Mizzou Catcher Plays With Big League Ambition
COLUMBIA -- The Missouri baseball team had a rough weekend, losing two of three games at Texas Tech. But one Tiger is still leading the team at the plate, and behind it.
Missouri coaches are letting senior catcher, Ben Turner, call some pitches this season.
Rob Zystryzny says he won't shake off Turner because he knows he'll hear about it later. This year, the entire Big 12 is hearing about Ben Turner.
Ben Turner is one of few Missouri baseball players who has ever been able to say they've seen their little brother play in the big league.
Ben's brother, Jacob, made his big league debut for the Detroit Tigers last season.
"Being able to grow up with him I learned a lot about pitching and catching, but I think I was able to help him a little bit in his evolution as a pitcher," Turner said.
Ben's evolved into a Tiger captain.
"The respect that he gets from the pitching staff. The way that he deals with the game. He's a baseball player and that's a real compliment because there's not a lot of those guys out there anymore. Guys that know how to play the game," head coach Tim Jamieson said.
"He'll come out and yell at me if I'm doing something wrong," Zastryzny said. "He's not going to be like Rob settle down. He's going to be like Rob, throw a strike rigt here. Ok, Ben, whatever you want."
What Turner wants is to play every game, and so far this season he has received his wish in all but one.
"I got a day off and then I sit on the bench and I'm like I really want to be out there," Turner said.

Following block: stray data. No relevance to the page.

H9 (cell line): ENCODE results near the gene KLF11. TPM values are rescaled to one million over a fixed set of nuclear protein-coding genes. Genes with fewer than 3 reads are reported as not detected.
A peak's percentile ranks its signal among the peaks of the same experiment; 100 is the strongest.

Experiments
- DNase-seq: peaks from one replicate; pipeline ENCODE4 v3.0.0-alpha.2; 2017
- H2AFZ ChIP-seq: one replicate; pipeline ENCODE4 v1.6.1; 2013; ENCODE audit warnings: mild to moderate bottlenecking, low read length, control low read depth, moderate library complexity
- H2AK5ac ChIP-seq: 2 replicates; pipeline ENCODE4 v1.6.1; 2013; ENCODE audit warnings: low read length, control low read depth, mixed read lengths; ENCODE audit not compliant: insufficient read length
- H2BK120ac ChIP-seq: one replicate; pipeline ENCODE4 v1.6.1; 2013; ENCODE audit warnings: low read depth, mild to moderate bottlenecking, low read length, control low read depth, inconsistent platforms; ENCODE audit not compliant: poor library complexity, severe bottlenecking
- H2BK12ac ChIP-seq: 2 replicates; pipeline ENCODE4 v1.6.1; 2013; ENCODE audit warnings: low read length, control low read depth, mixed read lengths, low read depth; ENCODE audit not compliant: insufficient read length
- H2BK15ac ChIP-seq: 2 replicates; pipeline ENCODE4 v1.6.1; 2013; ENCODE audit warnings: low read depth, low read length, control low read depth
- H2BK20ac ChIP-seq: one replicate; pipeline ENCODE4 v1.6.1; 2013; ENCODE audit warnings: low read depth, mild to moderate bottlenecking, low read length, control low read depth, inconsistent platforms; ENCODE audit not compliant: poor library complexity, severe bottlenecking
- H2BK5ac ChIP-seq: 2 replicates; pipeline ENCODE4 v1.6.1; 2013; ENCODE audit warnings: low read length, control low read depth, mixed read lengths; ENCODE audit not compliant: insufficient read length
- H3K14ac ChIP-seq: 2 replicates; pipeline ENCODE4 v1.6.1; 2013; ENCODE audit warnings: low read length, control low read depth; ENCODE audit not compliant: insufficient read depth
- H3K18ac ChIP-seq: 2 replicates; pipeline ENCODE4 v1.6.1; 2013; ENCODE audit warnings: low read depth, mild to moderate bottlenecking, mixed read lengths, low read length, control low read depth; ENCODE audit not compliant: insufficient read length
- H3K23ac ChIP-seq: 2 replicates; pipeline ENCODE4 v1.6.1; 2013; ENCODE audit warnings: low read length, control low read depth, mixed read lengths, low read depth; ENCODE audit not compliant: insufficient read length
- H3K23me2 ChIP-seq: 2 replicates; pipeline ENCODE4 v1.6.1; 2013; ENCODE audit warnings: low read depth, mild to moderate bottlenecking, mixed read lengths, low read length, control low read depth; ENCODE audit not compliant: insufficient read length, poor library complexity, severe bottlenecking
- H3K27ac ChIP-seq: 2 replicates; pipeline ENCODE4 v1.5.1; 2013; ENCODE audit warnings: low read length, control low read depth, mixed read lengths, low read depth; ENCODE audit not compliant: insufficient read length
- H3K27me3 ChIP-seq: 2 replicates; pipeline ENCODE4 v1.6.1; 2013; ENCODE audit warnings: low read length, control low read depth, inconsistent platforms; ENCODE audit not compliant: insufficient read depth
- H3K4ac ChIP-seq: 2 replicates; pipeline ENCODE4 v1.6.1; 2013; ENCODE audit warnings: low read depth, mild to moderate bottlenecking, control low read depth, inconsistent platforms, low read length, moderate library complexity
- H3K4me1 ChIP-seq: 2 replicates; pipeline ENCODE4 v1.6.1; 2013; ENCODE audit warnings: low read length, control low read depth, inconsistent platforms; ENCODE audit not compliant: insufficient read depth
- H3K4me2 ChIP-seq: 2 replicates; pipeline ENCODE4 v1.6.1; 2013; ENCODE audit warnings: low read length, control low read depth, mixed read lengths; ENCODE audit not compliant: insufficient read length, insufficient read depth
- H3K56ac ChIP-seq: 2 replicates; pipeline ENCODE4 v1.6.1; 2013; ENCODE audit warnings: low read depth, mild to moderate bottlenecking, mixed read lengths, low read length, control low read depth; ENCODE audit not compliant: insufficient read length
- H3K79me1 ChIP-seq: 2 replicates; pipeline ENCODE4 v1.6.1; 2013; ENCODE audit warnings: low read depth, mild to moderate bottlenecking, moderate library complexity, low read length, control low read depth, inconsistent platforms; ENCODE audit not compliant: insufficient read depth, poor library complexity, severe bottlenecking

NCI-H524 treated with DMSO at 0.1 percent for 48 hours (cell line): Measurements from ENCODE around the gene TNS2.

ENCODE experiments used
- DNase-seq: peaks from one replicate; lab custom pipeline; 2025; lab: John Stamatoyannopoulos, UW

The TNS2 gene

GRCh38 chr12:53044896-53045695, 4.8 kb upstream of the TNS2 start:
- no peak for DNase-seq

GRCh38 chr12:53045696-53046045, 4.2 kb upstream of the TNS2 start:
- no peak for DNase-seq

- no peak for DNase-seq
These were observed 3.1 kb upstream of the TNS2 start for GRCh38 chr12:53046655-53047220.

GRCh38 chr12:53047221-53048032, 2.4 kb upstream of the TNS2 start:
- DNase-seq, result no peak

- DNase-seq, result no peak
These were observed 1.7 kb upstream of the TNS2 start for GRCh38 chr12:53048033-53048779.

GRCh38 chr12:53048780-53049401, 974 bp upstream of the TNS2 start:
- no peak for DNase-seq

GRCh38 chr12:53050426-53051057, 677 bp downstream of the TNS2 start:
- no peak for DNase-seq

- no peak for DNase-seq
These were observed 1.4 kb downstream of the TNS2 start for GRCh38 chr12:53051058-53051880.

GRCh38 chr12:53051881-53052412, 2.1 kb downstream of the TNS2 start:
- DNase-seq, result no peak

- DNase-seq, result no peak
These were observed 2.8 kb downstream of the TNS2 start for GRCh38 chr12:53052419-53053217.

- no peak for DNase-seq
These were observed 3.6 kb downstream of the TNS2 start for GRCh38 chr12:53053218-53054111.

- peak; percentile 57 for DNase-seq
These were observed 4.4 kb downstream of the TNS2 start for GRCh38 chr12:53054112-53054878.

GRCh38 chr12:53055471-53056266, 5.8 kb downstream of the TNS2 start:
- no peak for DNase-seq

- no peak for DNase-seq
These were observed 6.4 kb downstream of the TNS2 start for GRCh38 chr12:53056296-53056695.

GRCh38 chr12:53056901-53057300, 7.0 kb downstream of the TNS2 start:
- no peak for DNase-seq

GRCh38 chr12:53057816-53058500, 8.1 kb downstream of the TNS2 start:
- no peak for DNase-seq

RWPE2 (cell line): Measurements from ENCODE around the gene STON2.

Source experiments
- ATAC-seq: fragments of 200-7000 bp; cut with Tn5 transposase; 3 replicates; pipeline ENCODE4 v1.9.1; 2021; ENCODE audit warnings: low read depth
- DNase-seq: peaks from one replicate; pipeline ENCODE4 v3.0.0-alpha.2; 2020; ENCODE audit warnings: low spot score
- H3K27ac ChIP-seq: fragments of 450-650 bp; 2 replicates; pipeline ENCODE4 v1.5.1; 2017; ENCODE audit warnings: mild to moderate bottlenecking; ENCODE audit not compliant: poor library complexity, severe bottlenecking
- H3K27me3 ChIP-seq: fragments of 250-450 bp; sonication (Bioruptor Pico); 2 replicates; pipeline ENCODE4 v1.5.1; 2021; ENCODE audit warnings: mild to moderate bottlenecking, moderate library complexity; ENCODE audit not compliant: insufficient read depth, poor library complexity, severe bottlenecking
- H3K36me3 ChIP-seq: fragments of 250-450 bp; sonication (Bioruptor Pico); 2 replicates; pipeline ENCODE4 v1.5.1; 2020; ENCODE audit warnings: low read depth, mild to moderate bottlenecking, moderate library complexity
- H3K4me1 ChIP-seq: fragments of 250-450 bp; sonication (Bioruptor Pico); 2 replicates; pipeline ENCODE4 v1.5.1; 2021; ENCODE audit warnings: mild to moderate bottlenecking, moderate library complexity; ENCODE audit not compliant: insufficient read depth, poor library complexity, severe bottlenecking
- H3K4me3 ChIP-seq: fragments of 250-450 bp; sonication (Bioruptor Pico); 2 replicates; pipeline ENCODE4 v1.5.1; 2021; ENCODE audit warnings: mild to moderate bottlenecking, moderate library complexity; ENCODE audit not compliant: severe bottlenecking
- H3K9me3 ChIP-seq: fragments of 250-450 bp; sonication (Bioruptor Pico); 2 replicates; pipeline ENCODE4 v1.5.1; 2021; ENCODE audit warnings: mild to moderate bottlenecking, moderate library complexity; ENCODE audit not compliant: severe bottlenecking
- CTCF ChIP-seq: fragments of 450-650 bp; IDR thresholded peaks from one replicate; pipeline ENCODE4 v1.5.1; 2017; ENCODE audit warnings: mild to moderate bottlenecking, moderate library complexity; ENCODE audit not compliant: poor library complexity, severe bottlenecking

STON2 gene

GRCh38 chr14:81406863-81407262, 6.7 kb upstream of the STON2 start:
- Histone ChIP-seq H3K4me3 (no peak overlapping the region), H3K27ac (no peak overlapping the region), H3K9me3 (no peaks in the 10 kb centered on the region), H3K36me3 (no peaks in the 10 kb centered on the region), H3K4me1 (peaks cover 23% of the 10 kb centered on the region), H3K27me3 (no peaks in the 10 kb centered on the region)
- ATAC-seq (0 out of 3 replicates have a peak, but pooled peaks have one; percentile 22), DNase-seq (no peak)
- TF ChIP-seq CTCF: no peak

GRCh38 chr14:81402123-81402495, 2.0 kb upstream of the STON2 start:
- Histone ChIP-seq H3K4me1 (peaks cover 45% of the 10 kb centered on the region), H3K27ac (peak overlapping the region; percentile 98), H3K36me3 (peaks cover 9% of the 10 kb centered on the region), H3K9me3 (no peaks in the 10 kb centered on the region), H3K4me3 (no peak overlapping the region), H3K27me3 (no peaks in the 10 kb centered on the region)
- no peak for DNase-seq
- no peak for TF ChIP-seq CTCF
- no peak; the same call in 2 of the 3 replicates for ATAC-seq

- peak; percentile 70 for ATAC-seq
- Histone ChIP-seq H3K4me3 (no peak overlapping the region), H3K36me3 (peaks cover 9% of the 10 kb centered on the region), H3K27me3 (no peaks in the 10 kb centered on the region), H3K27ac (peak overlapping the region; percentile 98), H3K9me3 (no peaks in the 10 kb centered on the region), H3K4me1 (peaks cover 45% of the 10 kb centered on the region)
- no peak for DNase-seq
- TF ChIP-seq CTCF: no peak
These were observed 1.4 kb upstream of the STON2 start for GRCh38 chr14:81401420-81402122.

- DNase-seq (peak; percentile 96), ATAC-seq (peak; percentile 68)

"You try pulling Ben Turner. He's going to want to play until the game's over until no matter how many games in a row it is," Zastryzny said.
"You're talking to a guy that caught 65 games in college. I caught all but four innings my senior year. I can tell you that it does wear on you after awhile," Jamieson said.
Ben's turned into one of the bats on the team. Coming into this weekend he led the team with a .320 average.
"I think the reason he's gained so much respect from his teammates is they see that he has to do it the right way all the time to have a great day or season and he does," Jamieson said.
Turner's always stood out, but it might have something to do with him standing 6-foot-4 and weighing 220 pounds.
"It's a lot different being tall. Going back there and talking to the umpire and they're like you're the tallest dude we've ever had. I'm like I can't really do anything thing about that, but I'll do the best I can to help you out," Turner explained.
And this summer, Ben has a good chance of following his brother's path to professional ball.
"Good catchers are hard to find. Especially ones that handle the game as well as Ben does. So, I think he'll be given an opportunity," Jamieson said.
"It'd be a lot of fun to play with him, but it'd be more fun to play against him because I never really got to do that," Turner said.
Ben says his brother, Jacob, is currently dealing with shoulder tendenitis, but hopes to make it back to the big leagues later this season.
Turner is currently batting .289 with one home run and 20 runs batted in.